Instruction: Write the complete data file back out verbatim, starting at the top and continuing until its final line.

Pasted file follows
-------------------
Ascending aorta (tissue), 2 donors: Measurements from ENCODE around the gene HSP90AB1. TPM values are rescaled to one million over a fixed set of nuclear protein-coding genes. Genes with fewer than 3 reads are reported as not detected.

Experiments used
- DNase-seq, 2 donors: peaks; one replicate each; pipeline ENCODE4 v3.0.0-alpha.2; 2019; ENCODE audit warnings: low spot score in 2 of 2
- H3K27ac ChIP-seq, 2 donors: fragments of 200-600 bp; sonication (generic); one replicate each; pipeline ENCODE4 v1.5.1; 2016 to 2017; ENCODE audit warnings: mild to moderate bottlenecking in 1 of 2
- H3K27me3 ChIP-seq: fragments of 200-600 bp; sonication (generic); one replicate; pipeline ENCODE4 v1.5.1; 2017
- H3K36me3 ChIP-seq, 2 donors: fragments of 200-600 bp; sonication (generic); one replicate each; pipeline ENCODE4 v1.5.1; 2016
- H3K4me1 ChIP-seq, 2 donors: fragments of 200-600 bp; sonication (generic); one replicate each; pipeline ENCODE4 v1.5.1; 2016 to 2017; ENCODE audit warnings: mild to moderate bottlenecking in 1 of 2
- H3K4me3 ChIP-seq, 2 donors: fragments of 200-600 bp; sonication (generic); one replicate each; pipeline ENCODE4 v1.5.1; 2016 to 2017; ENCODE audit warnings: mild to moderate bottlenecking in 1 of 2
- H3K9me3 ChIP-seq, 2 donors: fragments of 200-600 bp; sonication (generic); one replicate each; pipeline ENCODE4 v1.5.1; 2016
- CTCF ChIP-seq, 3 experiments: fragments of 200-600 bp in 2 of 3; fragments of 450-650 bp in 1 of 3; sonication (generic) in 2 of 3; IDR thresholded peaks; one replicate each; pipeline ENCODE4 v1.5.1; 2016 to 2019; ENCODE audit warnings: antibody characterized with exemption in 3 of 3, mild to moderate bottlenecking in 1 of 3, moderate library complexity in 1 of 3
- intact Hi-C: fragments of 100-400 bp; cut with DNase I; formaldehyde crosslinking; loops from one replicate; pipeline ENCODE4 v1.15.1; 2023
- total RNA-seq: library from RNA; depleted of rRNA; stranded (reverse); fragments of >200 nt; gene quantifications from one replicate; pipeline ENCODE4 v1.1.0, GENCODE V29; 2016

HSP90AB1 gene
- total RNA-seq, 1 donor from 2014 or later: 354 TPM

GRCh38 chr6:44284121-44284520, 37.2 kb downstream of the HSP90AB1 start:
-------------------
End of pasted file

Ascending aorta (tissue), 2 donors: Measurements from ENCODE around the gene HSP90AB1. TPM values are rescaled to one million over a fixed set of nuclear protein-coding genes. Genes with fewer than 3 reads are reported as not detected.

Experiments used
- DNase-seq, 2 donors: peaks; one replicate each; pipeline ENCODE4 v3.0.0-alpha.2; 2019; ENCODE audit warnings: low spot score in 2 of 2
- H3K27ac ChIP-seq, 2 donors: fragments of 200-600 bp; sonication (generic); one replicate each; pipeline ENCODE4 v1.5.1; 2016 to 2017; ENCODE audit warnings: mild to moderate bottlenecking in 1 of 2
- H3K27me3 ChIP-seq: fragments of 200-600 bp; sonication (generic); one replicate; pipeline ENCODE4 v1.5.1; 2017
- H3K36me3 ChIP-seq, 2 donors: fragments of 200-600 bp; sonication (generic); one replicate each; pipeline ENCODE4 v1.5.1; 2016
- H3K4me1 ChIP-seq, 2 donors: fragments of 200-600 bp; sonication (generic); one replicate each; pipeline ENCODE4 v1.5.1; 2016 to 2017; ENCODE audit warnings: mild to moderate bottlenecking in 1 of 2
- H3K4me3 ChIP-seq, 2 donors: fragments of 200-600 bp; sonication (generic); one replicate each; pipeline ENCODE4 v1.5.1; 2016 to 2017; ENCODE audit warnings: mild to moderate bottlenecking in 1 of 2
- H3K9me3 ChIP-seq, 2 donors: fragments of 200-600 bp; sonication (generic); one replicate each; pipeline ENCODE4 v1.5.1; 2016
- CTCF ChIP-seq, 3 experiments: fragments of 200-600 bp in 2 of 3; fragments of 450-650 bp in 1 of 3; sonication (generic) in 2 of 3; IDR thresholded peaks; one replicate each; pipeline ENCODE4 v1.5.1; 2016 to 2019; ENCODE audit warnings: antibody characterized with exemption in 3 of 3, mild to moderate bottlenecking in 1 of 3, moderate library complexity in 1 of 3
- intact Hi-C: fragments of 100-400 bp; cut with DNase I; formaldehyde crosslinking; loops from one replicate; pipeline ENCODE4 v1.15.1; 2023
- total RNA-seq: library from RNA; depleted of rRNA; stranded (reverse); fragments of >200 nt; gene quantifications from one replicate; pipeline ENCODE4 v1.1.0, GENCODE V29; 2016

HSP90AB1 gene
- total RNA-seq, 1 donor from 2014 or later: 354 TPM

GRCh38 chr6:44284121-44284520, 37.2 kb downstream of the HSP90AB1 start: